Committee for addition to the uniform screening panel, there is a nomination form on the Committee’s website. Completed forms are sent to the Maternal and Child Health Bureau staff for technical review, then to the Advisory Committee for evidence review. The Advisory Committee may choose to send the nomination to the Evidence Review Workgroup to carry out a more in-depth evidence review for that particular condition. The workgroup then reports back through the Maternal and Child Health Bureau to the Advisory Committee, which then makes its recommendations to the Secretary of Health and Human Services.

The questions on the nomination form address the incidence, timing of clinical onset, and severity of the condition, as well as the modalities available for testing, clinical and laboratory validation of the test, confirmatory testing, and risks of screening and of treatment.

Evidence reviews for most of the conditions that are considered for newborn testing are impacted by issues of rarity, and therefore limited evidence, and issues of where the evidence may be. These conditions often affect one in 10,000 live births, but many conditions affect closer to one in 100,000, or one in 200,000 births. In most cases, there are no randomized controlled trials (RCTs) available, and correspondingly, data for review of effective treatments will typically come from comparative case series. The rarity of cases and the severity of most of these conditions make RCTs very unlikely in the future. There is limited information on costs and benefits across all potential outcomes (including true and false positives and negatives). Access to any evidence that does exist can also present a challenge. In the case of relatively rare diseases, there may be a moderate amount of unpublished data. There may be valuable data from Food and Drug Administration- (FDA-) regulated trials, and proprietary data from companies involved in producing treatments for particular childhood conditions.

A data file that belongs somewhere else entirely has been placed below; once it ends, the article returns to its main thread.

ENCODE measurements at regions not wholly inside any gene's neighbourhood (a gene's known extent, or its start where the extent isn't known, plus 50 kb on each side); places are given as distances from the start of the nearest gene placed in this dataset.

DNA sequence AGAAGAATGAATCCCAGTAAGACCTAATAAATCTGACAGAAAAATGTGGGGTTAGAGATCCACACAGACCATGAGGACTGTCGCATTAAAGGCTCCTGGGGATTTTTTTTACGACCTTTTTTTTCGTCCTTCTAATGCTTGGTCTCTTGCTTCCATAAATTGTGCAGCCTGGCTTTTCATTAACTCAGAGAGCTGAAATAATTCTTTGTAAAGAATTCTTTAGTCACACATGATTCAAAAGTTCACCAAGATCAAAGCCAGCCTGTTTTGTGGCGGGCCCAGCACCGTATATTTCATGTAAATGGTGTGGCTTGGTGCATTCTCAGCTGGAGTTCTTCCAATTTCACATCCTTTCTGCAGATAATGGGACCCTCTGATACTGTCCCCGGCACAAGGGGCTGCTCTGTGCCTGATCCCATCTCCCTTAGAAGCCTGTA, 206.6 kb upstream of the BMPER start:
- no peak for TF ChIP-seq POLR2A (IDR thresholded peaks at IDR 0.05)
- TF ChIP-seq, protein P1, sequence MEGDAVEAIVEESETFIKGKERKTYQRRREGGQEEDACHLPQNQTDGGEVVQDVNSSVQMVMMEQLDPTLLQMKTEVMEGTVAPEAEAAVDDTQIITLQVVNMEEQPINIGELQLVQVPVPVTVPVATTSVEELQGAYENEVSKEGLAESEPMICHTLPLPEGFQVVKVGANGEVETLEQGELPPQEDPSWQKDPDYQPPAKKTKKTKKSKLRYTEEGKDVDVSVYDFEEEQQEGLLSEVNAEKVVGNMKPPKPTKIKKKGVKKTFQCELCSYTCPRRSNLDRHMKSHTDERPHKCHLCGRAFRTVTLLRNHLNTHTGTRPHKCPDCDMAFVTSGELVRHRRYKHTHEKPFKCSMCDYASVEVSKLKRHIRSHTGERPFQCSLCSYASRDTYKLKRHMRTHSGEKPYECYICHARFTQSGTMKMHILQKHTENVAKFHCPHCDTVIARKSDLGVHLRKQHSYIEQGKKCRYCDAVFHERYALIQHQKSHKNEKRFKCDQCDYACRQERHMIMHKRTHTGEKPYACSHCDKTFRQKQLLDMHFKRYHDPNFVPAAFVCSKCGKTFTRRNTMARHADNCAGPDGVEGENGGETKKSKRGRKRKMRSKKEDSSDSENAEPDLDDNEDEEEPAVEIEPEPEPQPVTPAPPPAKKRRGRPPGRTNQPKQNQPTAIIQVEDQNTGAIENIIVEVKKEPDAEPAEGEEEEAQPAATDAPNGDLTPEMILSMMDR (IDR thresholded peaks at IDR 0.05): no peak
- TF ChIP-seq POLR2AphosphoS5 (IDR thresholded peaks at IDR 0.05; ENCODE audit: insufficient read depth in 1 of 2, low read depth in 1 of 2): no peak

Evidence Review Questions

When the Advisory Committee sends a condition to the Evidence Review Workgroup, the first step is to consider the rationale and the objective provided on the nomination form. Issues that are most critical are whether there are prospective pilot data regarding population-based assessments; whether the spectrum of disease is well characterized; whether there is a screening test capable of identifying the condition; and whether treatment is well described. The next step is reviewing any recent changes in treatment and/or screening.

To assess the evidence, the workgroup again reviews the condition and the test. The workgroup determines if the condition is well defined, what is known about the prevalence and incidence of the condition, and what is known about the natural history of the disease, including clinically impor-

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